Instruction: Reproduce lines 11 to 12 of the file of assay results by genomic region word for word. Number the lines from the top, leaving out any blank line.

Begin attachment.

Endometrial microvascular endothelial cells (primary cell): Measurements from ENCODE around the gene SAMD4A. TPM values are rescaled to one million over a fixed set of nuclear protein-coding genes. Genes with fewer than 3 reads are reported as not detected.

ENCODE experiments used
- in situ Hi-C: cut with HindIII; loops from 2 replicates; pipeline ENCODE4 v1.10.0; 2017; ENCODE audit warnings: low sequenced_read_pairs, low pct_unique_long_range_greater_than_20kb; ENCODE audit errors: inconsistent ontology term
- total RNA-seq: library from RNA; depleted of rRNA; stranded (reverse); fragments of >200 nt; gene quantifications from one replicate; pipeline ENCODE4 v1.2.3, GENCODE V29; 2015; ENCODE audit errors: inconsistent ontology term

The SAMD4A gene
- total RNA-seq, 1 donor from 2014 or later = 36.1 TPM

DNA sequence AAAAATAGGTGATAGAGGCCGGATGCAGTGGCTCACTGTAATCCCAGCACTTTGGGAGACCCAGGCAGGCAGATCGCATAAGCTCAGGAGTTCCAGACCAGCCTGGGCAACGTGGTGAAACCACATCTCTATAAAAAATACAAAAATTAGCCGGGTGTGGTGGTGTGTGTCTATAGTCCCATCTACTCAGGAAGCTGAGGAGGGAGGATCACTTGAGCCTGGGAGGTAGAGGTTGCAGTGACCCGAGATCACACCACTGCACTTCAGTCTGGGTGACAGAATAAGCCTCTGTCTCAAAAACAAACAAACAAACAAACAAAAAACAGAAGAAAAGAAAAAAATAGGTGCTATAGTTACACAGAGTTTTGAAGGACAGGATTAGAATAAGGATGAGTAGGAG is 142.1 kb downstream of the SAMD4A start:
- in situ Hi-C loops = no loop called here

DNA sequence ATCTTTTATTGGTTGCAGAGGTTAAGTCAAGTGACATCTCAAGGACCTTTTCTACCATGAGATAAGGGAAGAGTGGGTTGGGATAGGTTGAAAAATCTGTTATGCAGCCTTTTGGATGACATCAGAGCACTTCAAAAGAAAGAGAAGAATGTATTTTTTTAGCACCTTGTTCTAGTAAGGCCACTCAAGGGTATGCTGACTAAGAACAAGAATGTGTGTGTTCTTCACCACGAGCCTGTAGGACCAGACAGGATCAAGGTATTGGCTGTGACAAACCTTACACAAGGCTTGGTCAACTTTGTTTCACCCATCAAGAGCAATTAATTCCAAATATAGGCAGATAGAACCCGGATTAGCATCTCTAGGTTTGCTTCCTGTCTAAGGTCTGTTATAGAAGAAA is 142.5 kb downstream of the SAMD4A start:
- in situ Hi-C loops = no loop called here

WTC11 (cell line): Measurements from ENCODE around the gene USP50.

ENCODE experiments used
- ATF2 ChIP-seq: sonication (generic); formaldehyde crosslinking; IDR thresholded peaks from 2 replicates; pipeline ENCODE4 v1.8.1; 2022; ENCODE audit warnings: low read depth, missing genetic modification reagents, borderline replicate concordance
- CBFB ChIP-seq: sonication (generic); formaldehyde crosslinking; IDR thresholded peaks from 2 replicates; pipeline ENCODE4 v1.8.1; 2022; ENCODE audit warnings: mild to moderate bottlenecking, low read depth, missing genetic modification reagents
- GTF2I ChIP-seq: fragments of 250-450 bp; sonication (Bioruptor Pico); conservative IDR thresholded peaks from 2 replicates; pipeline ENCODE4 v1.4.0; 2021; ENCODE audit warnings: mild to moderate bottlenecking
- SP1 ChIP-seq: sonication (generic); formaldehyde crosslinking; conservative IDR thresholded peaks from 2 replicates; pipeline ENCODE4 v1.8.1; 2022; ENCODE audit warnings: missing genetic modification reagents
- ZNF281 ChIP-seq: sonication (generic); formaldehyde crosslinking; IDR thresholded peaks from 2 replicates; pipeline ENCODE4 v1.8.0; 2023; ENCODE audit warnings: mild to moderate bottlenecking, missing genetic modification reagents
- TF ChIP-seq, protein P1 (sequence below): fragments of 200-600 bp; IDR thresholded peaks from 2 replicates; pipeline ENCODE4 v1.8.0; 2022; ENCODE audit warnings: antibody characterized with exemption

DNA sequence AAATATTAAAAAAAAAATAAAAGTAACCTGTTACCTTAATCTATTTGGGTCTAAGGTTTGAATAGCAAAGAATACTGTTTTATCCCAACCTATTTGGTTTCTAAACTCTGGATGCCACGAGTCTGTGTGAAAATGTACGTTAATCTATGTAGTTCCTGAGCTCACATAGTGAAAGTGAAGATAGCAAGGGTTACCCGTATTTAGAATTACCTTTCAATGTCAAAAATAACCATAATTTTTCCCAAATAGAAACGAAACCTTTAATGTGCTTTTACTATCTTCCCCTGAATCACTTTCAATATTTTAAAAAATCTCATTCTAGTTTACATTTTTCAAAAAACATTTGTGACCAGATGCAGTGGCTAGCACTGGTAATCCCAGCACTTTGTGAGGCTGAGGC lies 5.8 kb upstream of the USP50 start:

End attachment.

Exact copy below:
WTC11 (cell line): Measurements from ENCODE around the gene USP50.

ENCODE experiments used